Sheriff’s Message, Week of April 10th
Human behavior is an interesting topic, especially as it relates to crime and punishment. Our leadership directs specific road patrols because of speed complaints. We sit on that road, watching traffic and surprisingly, everyone obeys the posted speed limit. Occasionally someone gets caught speeding, but it was usually the person who made the complaint. The neighborhood sees us, but we routinely get pulled away to handle higher priority calls. Did we really solve anything?
Last month, our deputies made 429 traffic stops throughout the county. With an average of six patrol deputies on shift at any given time across the county’s 2,016 square miles, they cover approximately 900 miles of roads. Residential speeding and intersection traffic light violations are routinely the biggest citizen complaints. It is very disheartening when people verbalize their complaints with comments such as our deputies are “lazy” and “do nothing.”
The question then is how do we change driver behavior? Under our current criminal misdemeanor system, only the driver can be issued a criminal complaint, or commonly known as a traffic citation/ticket. The driver has to be caught in the act, positively identified, and the criminal act must be proven beyond all reasonable doubt. This is why nothing can be done with a citizen’s report of a vehicle license plate they believe was speeding or drove through a red light.
Many states have moved away from a criminal misdemeanor complaint system and to an infraction system for traffic violations. Under the infraction system, the vehicle and its registration becomes the target of basic road rule violations. This enables technology based applications to change driver behavior in order to improve public safety. Calibrated radar cameras can then be placed at intersections and on residential streets. A picture of the license plate along with certified speed or other captured image violations can be sent to the registered vehicle owner with an appropriate administrative fee.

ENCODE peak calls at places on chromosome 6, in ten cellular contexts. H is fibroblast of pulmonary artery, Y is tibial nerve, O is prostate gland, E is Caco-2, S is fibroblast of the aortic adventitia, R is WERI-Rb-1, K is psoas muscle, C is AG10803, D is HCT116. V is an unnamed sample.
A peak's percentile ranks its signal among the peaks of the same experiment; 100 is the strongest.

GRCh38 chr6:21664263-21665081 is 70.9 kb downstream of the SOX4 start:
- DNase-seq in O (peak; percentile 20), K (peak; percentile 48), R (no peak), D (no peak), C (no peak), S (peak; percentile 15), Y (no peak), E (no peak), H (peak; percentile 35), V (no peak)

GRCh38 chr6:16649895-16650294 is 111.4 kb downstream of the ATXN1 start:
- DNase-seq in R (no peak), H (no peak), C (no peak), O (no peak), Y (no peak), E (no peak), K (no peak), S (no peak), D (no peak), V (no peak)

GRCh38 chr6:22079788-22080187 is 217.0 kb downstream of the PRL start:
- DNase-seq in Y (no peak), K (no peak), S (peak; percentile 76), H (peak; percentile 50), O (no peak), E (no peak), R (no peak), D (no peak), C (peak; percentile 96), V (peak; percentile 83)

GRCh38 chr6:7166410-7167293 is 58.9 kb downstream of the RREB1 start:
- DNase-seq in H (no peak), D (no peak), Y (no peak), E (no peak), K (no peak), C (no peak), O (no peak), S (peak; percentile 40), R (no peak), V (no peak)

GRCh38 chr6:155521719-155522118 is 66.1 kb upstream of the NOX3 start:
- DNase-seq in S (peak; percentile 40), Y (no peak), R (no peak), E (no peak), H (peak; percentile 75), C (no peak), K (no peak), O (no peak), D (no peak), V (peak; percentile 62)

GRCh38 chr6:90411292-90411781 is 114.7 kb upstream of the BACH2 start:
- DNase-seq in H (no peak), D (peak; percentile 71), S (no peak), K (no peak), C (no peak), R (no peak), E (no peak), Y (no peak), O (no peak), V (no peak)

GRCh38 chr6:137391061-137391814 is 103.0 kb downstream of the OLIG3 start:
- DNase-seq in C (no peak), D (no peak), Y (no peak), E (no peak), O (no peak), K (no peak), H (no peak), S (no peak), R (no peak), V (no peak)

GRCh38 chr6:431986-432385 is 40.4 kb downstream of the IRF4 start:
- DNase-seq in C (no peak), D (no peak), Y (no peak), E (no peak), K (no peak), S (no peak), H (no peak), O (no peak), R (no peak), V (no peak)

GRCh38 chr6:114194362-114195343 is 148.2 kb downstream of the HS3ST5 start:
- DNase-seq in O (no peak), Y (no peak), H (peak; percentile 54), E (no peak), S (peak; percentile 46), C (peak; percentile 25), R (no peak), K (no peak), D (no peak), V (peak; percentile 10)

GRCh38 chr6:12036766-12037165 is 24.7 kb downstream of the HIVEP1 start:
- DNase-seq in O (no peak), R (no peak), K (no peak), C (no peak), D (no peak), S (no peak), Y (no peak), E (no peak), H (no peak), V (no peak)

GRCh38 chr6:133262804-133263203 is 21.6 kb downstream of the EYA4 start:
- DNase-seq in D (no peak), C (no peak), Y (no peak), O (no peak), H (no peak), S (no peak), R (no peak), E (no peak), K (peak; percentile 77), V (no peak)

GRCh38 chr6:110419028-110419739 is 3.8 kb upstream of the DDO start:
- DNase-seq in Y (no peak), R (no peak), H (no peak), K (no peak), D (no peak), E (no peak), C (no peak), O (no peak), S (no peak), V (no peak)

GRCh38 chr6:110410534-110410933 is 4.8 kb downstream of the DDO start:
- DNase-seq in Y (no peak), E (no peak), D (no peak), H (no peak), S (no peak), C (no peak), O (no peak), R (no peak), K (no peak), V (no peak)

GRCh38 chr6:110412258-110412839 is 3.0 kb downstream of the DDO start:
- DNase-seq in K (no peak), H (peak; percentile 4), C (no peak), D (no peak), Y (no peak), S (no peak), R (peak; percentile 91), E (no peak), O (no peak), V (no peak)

Several years ago, one of my daughters was the recipient of such a fee for a violation she committed in Arizona. Such a change requires state legislative action. Until then, we are just as frustrated as many of you are in getting drivers to slow down and obey the laws.
And finally, unbeknown to many, it was previously illegal to shoot a firearm within the City of Fernley’s 128 square miles, most of which are BLM lands. The Sheriff’s Office worked with the City Council to change Fernley Municipal Code 6.02.02, which passed a law change at its last council meeting. People can now legally shoot within the city limits; however, there is a 1,500 foot rule from buildings and has similar rule exceptions as previously passed by the county. Sometimes changes are a good thing, and this was one of them.
As always, keep the faith